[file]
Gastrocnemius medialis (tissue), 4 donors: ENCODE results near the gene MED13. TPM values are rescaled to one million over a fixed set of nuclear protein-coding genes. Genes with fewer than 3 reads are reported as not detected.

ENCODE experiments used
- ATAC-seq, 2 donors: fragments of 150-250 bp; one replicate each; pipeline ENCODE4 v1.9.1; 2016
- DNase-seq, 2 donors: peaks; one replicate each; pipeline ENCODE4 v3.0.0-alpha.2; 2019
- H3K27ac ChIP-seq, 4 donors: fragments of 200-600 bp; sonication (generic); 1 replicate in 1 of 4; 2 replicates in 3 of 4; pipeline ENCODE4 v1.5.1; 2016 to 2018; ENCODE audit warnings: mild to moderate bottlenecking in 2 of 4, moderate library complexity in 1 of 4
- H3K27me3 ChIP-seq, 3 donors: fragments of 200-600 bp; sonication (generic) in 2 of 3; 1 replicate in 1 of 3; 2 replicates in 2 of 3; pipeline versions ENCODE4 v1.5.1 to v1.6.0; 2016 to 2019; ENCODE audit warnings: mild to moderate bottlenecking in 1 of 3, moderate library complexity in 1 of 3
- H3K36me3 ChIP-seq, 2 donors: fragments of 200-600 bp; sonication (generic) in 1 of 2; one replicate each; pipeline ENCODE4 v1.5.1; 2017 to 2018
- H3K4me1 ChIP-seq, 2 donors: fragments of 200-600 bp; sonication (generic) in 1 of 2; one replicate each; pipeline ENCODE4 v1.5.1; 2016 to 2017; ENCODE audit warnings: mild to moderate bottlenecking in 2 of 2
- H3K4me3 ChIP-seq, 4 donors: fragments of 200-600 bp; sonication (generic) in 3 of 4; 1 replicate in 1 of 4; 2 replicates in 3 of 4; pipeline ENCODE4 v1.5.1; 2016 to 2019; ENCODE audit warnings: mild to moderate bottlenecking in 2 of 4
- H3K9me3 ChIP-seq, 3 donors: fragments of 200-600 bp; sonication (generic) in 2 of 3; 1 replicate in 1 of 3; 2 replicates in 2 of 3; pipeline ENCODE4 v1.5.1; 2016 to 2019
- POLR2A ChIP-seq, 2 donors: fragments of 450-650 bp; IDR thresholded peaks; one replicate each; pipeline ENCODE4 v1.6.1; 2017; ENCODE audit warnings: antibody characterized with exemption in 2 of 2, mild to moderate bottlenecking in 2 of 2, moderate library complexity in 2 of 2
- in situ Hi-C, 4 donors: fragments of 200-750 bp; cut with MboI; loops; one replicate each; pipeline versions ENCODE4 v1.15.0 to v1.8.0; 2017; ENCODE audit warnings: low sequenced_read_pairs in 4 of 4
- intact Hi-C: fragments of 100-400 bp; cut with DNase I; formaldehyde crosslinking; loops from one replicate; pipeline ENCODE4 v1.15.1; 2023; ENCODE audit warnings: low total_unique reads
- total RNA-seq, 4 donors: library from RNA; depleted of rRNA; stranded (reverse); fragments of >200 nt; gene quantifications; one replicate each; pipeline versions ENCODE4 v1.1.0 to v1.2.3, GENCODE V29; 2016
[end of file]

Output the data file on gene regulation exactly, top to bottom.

Gastrocnemius medialis (tissue), 4 donors: ENCODE results near the gene MED13. TPM values are rescaled to one million over a fixed set of nuclear protein-coding genes. Genes with fewer than 3 reads are reported as not detected.

ENCODE experiments used
- ATAC-seq, 2 donors: fragments of 150-250 bp; one replicate each; pipeline ENCODE4 v1.9.1; 2016
- DNase-seq, 2 donors: peaks; one replicate each; pipeline ENCODE4 v3.0.0-alpha.2; 2019
- H3K27ac ChIP-seq, 4 donors: fragments of 200-600 bp; sonication (generic); 1 replicate in 1 of 4; 2 replicates in 3 of 4; pipeline ENCODE4 v1.5.1; 2016 to 2018; ENCODE audit warnings: mild to moderate bottlenecking in 2 of 4, moderate library complexity in 1 of 4
- H3K27me3 ChIP-seq, 3 donors: fragments of 200-600 bp; sonication (generic) in 2 of 3; 1 replicate in 1 of 3; 2 replicates in 2 of 3; pipeline versions ENCODE4 v1.5.1 to v1.6.0; 2016 to 2019; ENCODE audit warnings: mild to moderate bottlenecking in 1 of 3, moderate library complexity in 1 of 3
- H3K36me3 ChIP-seq, 2 donors: fragments of 200-600 bp; sonication (generic) in 1 of 2; one replicate each; pipeline ENCODE4 v1.5.1; 2017 to 2018
- H3K4me1 ChIP-seq, 2 donors: fragments of 200-600 bp; sonication (generic) in 1 of 2; one replicate each; pipeline ENCODE4 v1.5.1; 2016 to 2017; ENCODE audit warnings: mild to moderate bottlenecking in 2 of 2
- H3K4me3 ChIP-seq, 4 donors: fragments of 200-600 bp; sonication (generic) in 3 of 4; 1 replicate in 1 of 4; 2 replicates in 3 of 4; pipeline ENCODE4 v1.5.1; 2016 to 2019; ENCODE audit warnings: mild to moderate bottlenecking in 2 of 4
- H3K9me3 ChIP-seq, 3 donors: fragments of 200-600 bp; sonication (generic) in 2 of 3; 1 replicate in 1 of 3; 2 replicates in 2 of 3; pipeline ENCODE4 v1.5.1; 2016 to 2019
- POLR2A ChIP-seq, 2 donors: fragments of 450-650 bp; IDR thresholded peaks; one replicate each; pipeline ENCODE4 v1.6.1; 2017; ENCODE audit warnings: antibody characterized with exemption in 2 of 2, mild to moderate bottlenecking in 2 of 2, moderate library complexity in 2 of 2
- in situ Hi-C, 4 donors: fragments of 200-750 bp; cut with MboI; loops; one replicate each; pipeline versions ENCODE4 v1.15.0 to v1.8.0; 2017; ENCODE audit warnings: low sequenced_read_pairs in 4 of 4
- intact Hi-C: fragments of 100-400 bp; cut with DNase I; formaldehyde crosslinking; loops from one replicate; pipeline ENCODE4 v1.15.1; 2023; ENCODE audit warnings: low total_unique reads
- total RNA-seq, 4 donors: library from RNA; depleted of rRNA; stranded (reverse); fragments of >200 nt; gene quantifications; one replicate each; pipeline versions ENCODE4 v1.1.0 to v1.2.3, GENCODE V29; 2016